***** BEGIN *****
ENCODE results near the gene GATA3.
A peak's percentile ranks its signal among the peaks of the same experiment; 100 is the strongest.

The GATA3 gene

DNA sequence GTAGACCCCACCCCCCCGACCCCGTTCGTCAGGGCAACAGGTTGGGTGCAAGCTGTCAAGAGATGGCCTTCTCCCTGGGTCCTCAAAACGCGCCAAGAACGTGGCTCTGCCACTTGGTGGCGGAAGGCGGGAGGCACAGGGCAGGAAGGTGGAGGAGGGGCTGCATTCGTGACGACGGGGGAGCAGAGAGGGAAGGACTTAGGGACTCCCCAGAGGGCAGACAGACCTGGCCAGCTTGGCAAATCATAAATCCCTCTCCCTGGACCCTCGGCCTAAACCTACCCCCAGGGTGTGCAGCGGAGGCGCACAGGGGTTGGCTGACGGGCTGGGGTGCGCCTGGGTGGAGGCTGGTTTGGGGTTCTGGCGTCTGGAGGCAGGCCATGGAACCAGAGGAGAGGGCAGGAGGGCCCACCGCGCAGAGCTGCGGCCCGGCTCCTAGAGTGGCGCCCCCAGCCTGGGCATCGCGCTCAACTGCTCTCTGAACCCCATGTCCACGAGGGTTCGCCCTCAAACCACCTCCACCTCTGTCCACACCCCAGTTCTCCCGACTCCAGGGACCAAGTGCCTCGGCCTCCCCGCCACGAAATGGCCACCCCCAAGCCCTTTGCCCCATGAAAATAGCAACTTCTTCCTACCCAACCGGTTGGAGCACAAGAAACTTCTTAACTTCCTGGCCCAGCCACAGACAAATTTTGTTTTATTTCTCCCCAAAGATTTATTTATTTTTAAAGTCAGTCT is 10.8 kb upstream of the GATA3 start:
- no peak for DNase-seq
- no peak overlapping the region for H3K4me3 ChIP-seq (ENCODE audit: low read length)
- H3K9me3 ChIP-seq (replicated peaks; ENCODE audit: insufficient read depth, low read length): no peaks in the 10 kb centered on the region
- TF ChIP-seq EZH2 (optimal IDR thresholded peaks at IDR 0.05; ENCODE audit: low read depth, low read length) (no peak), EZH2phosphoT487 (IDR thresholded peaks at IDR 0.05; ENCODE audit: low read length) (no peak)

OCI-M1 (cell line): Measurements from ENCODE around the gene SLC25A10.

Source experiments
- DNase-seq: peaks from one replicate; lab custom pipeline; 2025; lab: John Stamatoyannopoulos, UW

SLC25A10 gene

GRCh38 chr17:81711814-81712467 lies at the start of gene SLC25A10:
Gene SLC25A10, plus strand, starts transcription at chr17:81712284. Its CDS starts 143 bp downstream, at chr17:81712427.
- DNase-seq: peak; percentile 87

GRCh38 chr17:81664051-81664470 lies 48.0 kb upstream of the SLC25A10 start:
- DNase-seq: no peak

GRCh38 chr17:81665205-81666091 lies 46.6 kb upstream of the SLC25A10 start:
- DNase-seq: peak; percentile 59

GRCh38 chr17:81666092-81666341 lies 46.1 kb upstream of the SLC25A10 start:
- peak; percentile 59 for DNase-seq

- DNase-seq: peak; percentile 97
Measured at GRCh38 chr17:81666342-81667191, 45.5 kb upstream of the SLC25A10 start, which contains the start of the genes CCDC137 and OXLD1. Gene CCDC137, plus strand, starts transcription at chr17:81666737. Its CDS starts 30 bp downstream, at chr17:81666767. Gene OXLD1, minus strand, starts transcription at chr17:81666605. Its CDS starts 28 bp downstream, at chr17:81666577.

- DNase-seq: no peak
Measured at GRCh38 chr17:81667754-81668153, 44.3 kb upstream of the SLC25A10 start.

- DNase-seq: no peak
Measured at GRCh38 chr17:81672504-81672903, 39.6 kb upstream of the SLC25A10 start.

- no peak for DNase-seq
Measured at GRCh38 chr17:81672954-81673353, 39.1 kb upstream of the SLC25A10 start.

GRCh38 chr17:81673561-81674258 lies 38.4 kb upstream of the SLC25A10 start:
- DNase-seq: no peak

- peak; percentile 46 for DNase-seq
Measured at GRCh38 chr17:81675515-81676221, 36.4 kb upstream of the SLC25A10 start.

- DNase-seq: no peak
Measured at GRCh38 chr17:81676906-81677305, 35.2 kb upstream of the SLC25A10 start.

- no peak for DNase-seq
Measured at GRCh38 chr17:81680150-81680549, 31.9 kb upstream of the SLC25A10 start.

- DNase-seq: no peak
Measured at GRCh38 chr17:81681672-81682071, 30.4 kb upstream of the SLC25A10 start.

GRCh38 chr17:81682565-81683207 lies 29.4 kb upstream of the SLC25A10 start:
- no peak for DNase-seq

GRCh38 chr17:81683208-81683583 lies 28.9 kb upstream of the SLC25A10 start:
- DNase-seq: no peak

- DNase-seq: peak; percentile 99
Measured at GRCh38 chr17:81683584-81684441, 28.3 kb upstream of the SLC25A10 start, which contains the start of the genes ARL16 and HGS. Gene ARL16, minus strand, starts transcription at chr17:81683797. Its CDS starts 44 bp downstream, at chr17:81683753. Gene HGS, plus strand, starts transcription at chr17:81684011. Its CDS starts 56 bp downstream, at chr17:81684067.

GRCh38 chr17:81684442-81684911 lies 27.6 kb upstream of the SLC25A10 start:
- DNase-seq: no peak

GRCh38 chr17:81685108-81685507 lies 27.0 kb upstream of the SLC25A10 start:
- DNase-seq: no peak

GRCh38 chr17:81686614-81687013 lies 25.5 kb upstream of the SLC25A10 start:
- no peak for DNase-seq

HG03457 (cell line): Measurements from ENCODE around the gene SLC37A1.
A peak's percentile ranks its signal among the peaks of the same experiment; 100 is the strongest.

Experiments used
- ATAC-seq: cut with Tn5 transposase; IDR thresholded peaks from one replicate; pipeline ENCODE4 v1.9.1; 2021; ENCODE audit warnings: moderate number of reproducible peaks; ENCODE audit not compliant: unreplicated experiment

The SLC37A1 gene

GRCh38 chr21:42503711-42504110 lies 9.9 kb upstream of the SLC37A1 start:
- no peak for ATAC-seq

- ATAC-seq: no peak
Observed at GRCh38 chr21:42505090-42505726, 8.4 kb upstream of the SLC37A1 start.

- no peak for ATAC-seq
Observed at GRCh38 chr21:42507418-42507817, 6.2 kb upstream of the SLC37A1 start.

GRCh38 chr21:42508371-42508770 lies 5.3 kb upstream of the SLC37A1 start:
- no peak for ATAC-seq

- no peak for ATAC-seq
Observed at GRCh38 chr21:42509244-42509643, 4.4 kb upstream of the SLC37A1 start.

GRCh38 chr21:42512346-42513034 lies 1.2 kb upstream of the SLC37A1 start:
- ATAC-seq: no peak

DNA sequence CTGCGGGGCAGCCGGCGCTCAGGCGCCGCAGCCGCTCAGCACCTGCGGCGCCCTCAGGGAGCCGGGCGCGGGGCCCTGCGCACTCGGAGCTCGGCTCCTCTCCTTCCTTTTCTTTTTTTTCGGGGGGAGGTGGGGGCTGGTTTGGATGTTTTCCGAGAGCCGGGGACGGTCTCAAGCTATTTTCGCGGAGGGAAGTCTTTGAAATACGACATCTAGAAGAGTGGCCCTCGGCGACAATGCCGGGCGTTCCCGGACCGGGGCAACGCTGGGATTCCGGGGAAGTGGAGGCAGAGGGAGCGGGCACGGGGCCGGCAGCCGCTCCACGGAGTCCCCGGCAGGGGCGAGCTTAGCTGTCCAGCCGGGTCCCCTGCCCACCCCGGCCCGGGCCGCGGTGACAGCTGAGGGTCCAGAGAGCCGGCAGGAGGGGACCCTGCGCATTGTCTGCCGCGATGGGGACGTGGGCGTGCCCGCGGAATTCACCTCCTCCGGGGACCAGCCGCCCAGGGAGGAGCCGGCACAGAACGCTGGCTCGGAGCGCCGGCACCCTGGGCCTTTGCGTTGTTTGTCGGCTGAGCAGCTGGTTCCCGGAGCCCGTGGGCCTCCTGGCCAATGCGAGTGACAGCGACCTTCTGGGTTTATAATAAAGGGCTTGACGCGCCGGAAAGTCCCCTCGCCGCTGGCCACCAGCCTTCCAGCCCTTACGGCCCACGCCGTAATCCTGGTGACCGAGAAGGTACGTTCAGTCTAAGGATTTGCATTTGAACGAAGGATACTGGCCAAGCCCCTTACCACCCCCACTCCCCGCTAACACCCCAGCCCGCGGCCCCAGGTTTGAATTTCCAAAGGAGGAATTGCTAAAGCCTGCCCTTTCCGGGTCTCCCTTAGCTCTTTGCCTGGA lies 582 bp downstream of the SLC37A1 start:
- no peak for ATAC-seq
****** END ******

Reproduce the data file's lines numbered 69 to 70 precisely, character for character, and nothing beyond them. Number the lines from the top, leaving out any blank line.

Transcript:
DNA sequence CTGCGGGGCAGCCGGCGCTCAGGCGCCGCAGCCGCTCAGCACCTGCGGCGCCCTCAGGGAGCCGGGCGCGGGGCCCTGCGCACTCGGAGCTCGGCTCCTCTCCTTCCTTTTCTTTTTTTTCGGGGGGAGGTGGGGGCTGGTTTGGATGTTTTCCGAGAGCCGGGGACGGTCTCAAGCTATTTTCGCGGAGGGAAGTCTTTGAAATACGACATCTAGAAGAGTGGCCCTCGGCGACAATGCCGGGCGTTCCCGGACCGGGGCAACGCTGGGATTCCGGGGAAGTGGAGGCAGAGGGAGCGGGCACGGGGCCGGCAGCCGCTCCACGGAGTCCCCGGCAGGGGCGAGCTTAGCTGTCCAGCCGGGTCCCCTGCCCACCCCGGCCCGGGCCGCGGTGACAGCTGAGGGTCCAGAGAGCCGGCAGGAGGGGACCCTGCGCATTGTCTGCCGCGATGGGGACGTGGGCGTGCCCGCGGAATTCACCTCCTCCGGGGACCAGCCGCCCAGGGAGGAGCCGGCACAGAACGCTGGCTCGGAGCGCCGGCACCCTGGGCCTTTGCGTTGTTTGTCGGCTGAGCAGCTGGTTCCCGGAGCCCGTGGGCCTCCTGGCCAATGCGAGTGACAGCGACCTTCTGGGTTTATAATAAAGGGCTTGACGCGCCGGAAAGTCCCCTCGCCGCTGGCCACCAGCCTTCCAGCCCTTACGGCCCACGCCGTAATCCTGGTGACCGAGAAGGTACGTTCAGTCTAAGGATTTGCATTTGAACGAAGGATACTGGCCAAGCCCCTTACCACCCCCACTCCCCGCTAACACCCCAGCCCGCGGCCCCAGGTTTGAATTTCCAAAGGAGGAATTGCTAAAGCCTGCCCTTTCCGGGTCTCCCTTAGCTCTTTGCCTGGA lies 582 bp downstream of the SLC37A1 start:
- no peak for ATAC-seq